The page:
Chin-ups challenge almost every single muscle in your back; this exercise is a contest of your body’s power against it’s own weight. The primary difference between chin-ups and pull-ups is that chin-ups are done with a supinated grip, palms facing in toward the exerciser. This sets up the mechanics so that chin-ups, while still primarily a back exercise, also provide a good arm workout, particularly for the biceps.
Latissimus Dorsi (Lats)
The primary mover in chin-ups is your latissimus dorsi, the large back muscle that stretches from your underarms to your waist. The lats are responsible for all strong pulling motions that move the shoulder joint, whether your upper arm is being pulled down toward your body or from the front of your body toward the back. When well developed, this muscle provides a characteristic V-shaped back, broad at the shoulders and narrower at the waist.
Your trapezius muscle doesn’t extend as far down your back as your lats do, and is more powerfully activated by exercises that position your elbows fairly high, such as wide-grip rows. The lower and middle portions of your traps do, however, exert some force during chin-ups.
Teres Major and Posterior Deltoid
The teres major performs much the same function as your lats; it’s even known, at times, as “Lats’ Little Helper”. The posterior deltoid muscles help also, although to a lesser degree, with bringing the body up to the bent arm.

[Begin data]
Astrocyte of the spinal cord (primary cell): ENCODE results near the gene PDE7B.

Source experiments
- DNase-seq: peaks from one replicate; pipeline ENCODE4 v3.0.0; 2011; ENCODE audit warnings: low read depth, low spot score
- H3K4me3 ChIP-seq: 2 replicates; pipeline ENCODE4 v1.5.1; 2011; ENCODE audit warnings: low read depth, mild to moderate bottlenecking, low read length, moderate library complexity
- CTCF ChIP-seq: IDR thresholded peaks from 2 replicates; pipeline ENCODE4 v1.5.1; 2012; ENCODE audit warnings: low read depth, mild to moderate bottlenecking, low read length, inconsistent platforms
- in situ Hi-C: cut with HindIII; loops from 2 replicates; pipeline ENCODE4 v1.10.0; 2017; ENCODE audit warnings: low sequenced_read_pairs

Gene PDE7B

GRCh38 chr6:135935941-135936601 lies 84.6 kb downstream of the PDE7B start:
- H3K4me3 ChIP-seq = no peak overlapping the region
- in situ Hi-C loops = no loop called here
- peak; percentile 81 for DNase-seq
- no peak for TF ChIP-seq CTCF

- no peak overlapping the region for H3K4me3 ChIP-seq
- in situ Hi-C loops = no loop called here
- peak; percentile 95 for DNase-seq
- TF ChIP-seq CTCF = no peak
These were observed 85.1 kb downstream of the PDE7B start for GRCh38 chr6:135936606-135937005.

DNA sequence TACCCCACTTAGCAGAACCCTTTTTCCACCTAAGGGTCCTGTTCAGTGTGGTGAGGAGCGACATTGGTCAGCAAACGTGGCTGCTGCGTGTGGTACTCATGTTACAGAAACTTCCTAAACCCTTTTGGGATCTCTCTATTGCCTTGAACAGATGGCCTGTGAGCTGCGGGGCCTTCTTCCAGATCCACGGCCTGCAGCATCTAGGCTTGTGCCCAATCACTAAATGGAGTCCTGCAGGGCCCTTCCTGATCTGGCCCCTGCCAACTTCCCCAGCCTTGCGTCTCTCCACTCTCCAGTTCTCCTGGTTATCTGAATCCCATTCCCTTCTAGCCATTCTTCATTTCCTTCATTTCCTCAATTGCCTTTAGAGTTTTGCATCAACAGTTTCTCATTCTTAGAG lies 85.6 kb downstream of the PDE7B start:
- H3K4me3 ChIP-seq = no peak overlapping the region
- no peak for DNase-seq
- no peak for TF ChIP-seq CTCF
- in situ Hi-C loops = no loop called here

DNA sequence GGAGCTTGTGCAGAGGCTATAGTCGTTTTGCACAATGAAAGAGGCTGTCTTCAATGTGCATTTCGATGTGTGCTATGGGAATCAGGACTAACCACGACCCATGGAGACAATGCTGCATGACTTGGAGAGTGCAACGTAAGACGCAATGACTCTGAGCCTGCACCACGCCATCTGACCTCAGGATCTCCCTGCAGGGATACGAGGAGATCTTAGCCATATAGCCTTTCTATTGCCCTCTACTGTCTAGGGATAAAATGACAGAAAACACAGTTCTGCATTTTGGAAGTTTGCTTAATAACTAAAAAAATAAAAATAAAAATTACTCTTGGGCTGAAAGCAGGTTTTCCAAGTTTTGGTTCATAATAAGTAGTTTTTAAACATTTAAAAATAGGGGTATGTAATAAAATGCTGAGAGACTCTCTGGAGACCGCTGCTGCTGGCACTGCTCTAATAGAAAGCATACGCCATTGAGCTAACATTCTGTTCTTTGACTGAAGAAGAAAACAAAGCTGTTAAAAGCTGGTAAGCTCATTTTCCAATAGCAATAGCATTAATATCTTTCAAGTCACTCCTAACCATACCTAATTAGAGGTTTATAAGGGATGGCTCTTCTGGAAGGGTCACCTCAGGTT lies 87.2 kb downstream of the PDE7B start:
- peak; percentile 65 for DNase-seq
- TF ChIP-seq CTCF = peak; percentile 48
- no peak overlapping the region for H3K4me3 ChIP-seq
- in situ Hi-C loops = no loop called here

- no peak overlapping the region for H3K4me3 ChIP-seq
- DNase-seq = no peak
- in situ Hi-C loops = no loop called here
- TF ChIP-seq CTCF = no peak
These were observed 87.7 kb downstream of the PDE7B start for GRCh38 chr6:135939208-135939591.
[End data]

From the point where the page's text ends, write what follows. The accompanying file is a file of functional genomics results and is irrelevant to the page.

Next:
Biceps Brachii and Brachialis
Your biceps brachii and brachialis muscles (the latter is sometimes known as your lower biceps) are both powerful pulling muscles in the upper arm. They help flex your elbow as you bring your chin up to the bar. The standard chin-up hand position, with palms facing the exerciser, is ideal for strengthening the biceps brachii.
Rhomboids and Levator Scapulae
Your rhomboids are responsible for retracting (pulling together) and depressing (lowering) your shoulder blades. You’ll work your rhomboids isometrically if you hold your shoulder blades in place, retracted and depressed, throughout the entire chin-up motion. If you release your shoulder blades at the bottom of the range of motion, then pull them down and in as you lift for the next chinup, your rhomboids will perform a more dynamic contraction. The levator scapulae helps rotate your shoulder blades downward and hold them in place.
As with all exercises, your core muscles--the rectus abdominus, inner and outer obliques, transverse abdominus, erector spinae and sometimes your quads and glutes as well--should be activated to help keep your body stable throughout the range of motion.
For all of these muscles to be engaged in a manner consistent with the chin-up exercise, it's important to adhere to good form. This means performing the exercise through a full range of motion, including full or very near full extension of the arms at the bottom of each rep. It also means not swinging the body and not using the legs for momentum.